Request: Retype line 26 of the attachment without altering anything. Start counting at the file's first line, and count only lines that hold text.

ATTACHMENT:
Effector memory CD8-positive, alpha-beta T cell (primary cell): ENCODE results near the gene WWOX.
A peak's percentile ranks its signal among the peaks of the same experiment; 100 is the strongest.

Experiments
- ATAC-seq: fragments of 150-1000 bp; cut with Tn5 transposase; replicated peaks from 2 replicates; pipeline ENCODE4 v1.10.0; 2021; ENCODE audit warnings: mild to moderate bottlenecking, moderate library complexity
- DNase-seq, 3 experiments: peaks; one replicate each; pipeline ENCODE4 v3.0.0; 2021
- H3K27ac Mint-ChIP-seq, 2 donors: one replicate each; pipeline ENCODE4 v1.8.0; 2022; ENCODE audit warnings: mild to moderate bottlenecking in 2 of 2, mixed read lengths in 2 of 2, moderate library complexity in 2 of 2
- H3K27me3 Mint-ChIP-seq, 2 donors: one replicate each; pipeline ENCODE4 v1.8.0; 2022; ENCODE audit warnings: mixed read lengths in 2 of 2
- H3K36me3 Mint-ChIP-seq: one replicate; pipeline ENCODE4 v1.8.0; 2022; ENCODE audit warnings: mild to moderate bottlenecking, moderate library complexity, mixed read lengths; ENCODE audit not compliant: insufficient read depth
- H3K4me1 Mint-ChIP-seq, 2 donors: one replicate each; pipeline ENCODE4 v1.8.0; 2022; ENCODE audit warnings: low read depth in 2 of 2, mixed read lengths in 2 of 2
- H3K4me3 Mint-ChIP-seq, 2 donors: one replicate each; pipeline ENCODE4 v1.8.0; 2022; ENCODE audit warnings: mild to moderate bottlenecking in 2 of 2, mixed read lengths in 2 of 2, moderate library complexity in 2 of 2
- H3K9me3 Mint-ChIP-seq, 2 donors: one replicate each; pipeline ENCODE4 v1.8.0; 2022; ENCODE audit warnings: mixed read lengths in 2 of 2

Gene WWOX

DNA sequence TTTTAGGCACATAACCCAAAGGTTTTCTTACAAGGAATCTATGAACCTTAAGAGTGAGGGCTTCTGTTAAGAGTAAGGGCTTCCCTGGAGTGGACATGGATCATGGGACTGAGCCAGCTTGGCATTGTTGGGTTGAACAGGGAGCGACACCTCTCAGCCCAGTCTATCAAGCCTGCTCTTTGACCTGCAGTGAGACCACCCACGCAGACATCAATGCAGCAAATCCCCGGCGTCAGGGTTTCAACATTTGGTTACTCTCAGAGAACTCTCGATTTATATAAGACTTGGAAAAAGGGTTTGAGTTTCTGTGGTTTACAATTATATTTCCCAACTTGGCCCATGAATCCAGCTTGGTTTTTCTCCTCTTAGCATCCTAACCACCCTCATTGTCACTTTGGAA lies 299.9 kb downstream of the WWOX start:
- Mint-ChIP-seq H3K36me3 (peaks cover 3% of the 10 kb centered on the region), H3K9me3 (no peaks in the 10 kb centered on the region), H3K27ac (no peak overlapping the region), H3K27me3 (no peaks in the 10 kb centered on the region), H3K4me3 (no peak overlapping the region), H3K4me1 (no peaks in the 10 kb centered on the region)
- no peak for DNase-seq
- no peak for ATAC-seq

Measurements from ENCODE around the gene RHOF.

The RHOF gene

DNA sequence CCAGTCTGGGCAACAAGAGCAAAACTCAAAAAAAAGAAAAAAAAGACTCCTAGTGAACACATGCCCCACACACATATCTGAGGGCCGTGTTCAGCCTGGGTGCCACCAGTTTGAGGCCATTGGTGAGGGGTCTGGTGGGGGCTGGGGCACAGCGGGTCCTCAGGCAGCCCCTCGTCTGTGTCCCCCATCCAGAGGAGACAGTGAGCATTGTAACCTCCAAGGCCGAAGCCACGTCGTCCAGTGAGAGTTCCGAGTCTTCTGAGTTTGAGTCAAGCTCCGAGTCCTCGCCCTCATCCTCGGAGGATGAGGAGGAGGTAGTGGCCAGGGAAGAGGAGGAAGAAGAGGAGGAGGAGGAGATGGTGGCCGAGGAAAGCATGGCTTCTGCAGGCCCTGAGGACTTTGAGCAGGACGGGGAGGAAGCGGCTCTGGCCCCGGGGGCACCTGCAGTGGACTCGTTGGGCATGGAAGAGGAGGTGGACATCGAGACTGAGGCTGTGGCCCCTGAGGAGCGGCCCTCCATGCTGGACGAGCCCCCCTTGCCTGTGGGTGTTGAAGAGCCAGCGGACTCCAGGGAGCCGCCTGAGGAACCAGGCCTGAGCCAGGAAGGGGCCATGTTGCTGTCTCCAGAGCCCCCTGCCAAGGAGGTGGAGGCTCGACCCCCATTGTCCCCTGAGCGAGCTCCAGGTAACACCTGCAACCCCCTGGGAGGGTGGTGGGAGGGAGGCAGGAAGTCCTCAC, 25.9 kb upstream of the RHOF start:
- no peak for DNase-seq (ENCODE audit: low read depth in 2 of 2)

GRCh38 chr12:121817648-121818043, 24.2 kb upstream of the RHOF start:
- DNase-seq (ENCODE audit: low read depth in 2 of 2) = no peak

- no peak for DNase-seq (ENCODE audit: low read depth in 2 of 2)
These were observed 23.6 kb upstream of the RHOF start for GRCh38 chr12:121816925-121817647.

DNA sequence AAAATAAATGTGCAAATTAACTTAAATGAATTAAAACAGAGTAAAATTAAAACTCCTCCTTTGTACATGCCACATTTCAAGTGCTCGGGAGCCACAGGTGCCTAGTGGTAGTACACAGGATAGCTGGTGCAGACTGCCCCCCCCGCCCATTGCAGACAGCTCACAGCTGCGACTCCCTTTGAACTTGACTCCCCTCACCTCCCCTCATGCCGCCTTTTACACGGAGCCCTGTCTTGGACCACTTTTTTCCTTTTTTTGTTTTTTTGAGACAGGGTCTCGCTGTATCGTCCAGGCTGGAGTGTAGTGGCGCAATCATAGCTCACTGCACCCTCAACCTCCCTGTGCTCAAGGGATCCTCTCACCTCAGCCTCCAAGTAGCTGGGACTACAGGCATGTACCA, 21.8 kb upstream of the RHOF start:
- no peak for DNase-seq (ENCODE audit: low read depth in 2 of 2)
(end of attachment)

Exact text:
- no peak for DNase-seq (ENCODE audit: low read depth in 2 of 2)